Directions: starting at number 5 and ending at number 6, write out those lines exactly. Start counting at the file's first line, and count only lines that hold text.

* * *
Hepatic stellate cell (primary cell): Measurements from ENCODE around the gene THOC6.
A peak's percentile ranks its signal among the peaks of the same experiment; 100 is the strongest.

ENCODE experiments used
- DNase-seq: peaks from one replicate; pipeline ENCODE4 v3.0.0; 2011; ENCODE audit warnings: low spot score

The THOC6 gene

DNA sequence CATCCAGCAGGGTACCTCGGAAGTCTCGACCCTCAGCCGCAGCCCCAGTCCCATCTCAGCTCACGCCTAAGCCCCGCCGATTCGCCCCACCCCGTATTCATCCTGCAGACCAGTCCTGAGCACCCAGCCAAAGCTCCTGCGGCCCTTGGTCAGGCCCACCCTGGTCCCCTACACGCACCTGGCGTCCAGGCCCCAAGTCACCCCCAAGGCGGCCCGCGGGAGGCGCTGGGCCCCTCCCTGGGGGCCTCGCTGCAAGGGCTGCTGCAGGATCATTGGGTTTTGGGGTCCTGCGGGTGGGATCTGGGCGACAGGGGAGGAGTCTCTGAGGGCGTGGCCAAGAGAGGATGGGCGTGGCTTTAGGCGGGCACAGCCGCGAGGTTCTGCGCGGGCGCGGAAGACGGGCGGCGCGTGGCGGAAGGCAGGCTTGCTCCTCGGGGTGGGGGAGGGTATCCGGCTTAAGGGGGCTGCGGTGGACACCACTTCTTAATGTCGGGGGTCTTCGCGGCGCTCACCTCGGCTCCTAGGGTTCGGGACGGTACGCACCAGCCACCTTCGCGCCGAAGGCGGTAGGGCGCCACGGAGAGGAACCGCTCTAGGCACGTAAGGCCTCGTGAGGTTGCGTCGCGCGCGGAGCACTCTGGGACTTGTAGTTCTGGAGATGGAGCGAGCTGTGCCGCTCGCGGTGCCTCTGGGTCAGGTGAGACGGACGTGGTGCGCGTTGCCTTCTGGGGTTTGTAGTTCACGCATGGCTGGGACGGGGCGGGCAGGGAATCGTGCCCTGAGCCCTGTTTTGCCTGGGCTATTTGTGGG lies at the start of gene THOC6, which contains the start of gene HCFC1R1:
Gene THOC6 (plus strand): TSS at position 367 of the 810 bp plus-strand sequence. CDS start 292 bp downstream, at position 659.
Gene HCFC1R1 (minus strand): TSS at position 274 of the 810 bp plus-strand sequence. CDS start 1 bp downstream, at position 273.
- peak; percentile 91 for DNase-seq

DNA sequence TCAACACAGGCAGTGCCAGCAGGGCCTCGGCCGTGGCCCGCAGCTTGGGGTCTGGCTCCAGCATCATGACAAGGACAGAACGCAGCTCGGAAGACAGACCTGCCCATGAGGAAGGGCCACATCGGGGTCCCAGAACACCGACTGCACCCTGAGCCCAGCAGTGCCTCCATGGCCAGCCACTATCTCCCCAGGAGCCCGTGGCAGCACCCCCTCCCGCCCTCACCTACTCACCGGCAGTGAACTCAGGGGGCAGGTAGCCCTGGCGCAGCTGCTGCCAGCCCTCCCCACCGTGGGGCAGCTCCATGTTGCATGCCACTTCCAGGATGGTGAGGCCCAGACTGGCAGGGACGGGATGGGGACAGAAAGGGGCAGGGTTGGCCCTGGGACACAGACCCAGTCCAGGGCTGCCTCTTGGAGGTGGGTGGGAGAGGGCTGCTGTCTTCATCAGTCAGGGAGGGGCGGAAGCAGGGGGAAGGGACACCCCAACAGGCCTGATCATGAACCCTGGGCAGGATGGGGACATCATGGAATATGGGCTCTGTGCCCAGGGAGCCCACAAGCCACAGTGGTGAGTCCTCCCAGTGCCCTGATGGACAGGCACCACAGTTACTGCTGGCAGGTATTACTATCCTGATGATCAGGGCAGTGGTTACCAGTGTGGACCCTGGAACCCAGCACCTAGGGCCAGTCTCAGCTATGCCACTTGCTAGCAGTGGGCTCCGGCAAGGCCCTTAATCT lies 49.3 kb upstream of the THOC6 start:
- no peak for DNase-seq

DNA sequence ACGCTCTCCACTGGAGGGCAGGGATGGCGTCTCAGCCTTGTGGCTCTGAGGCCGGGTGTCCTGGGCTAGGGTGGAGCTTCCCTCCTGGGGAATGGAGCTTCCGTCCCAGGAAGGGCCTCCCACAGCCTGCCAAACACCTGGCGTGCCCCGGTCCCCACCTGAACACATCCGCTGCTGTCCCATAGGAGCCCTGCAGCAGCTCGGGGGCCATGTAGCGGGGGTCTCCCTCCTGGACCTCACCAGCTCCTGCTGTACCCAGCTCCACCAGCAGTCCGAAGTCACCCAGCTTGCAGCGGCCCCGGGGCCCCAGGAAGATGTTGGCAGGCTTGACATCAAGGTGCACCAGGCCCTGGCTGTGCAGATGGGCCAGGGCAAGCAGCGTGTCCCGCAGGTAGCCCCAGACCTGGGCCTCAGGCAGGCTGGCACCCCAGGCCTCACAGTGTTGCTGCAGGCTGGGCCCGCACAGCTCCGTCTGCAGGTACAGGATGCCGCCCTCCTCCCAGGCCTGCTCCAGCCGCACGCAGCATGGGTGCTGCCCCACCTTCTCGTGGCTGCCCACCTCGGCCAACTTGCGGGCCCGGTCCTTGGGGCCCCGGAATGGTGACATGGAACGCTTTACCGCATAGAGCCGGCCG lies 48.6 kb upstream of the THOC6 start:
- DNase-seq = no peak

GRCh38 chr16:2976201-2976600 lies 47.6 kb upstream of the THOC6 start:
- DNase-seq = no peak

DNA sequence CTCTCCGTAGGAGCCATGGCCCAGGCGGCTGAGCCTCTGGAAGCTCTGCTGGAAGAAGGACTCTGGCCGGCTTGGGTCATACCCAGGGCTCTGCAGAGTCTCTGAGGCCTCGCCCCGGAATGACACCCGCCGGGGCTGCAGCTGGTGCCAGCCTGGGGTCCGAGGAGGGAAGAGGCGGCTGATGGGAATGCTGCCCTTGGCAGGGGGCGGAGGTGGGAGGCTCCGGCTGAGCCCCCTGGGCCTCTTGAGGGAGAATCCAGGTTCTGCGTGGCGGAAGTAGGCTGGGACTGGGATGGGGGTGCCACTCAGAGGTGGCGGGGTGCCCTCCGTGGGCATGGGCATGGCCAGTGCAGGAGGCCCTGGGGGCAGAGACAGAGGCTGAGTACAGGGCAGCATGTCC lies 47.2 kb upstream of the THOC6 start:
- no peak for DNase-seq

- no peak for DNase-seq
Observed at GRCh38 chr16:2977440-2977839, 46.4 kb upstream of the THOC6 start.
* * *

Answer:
The THOC6 gene

DNA sequence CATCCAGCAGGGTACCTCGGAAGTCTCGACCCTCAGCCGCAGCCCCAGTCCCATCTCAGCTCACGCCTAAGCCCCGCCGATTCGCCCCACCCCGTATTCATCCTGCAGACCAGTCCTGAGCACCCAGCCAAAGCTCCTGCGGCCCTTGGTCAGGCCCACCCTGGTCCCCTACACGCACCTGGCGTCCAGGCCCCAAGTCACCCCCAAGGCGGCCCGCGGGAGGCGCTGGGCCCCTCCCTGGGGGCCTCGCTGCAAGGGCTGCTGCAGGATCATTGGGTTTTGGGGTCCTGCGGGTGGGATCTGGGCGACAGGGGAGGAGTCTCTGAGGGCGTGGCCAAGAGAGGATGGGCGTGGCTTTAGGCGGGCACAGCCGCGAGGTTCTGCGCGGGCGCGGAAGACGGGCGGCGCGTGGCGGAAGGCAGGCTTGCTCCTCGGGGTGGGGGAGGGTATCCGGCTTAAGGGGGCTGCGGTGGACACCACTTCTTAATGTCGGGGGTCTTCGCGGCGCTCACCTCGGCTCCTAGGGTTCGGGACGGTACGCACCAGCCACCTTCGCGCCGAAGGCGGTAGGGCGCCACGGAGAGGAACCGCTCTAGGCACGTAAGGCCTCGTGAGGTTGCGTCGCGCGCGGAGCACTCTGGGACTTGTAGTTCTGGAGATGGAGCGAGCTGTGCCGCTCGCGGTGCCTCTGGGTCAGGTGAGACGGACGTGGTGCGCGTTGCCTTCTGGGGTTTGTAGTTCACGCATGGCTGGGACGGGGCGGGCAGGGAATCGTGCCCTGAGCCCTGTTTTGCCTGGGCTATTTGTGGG lies at the start of gene THOC6, which contains the start of gene HCFC1R1: